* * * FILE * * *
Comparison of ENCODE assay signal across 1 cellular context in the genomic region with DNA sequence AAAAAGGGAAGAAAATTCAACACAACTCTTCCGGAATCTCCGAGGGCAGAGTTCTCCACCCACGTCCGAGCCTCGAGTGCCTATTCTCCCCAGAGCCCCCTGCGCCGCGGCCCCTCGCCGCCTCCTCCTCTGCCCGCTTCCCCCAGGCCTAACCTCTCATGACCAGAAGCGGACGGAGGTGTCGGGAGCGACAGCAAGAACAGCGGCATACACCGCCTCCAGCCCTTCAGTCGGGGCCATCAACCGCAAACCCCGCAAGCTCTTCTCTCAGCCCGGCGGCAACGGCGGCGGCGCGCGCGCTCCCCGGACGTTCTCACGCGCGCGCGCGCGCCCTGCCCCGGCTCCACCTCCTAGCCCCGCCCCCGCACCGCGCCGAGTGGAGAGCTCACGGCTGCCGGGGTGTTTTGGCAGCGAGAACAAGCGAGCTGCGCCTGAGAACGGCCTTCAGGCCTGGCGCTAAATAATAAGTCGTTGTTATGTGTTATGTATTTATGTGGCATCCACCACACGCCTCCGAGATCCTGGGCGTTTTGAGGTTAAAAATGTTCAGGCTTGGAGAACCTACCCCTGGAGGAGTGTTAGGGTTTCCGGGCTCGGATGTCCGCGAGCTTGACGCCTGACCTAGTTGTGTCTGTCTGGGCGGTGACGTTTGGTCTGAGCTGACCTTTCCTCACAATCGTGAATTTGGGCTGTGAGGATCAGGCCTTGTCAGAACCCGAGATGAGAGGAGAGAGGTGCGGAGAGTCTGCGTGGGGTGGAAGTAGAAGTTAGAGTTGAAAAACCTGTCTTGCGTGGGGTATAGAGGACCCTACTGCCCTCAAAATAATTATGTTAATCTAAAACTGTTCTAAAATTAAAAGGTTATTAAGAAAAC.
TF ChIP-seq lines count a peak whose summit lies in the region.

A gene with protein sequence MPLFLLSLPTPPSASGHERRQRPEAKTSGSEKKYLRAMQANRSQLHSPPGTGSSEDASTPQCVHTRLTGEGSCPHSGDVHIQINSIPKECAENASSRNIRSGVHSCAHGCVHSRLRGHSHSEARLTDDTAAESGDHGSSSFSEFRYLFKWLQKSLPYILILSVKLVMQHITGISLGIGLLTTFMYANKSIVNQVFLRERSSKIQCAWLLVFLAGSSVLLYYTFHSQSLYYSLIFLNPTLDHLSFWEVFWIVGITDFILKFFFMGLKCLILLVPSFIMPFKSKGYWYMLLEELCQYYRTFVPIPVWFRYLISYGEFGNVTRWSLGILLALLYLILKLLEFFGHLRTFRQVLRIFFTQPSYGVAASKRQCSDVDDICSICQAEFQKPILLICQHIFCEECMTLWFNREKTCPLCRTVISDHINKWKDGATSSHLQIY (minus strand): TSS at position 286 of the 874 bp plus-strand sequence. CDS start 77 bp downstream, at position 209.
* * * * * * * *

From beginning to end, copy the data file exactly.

Comparison of ENCODE assay signal across 1 cellular context in the genomic region with DNA sequence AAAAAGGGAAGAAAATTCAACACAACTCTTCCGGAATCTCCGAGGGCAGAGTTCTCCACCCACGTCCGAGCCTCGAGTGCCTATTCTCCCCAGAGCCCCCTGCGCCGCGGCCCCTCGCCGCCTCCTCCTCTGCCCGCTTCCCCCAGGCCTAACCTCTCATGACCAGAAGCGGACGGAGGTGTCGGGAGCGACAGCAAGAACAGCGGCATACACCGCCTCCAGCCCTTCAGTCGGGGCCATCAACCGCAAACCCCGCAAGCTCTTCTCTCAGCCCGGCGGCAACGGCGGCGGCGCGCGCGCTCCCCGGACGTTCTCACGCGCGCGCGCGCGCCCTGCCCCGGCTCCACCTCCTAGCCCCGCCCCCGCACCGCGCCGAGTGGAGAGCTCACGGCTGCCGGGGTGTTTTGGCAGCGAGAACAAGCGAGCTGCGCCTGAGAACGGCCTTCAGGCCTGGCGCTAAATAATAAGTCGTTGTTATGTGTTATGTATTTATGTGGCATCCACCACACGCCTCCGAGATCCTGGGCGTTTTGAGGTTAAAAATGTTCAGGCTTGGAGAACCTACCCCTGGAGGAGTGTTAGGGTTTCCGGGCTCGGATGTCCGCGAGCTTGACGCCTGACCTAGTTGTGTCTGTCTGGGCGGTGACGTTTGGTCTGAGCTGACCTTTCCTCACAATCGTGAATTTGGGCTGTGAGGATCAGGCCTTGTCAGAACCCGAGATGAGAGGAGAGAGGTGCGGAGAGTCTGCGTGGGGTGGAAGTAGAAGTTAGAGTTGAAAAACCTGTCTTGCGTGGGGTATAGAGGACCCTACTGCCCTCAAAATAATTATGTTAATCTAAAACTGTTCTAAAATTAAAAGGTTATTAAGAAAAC.
TF ChIP-seq lines count a peak whose summit lies in the region.

A gene with protein sequence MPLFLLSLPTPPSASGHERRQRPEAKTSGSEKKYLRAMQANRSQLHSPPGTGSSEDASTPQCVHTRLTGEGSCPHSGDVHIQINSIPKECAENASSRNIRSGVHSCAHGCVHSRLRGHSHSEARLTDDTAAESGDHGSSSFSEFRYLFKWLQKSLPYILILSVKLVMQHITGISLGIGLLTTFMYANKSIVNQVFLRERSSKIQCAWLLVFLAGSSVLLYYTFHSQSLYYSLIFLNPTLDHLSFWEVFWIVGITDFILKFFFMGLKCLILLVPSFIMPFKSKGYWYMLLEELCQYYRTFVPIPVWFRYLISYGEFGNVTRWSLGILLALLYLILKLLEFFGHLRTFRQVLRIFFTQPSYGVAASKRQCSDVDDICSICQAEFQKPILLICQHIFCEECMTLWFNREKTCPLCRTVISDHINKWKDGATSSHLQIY (minus strand): TSS at position 286 of the 874 bp plus-strand sequence. CDS start 77 bp downstream, at position 209.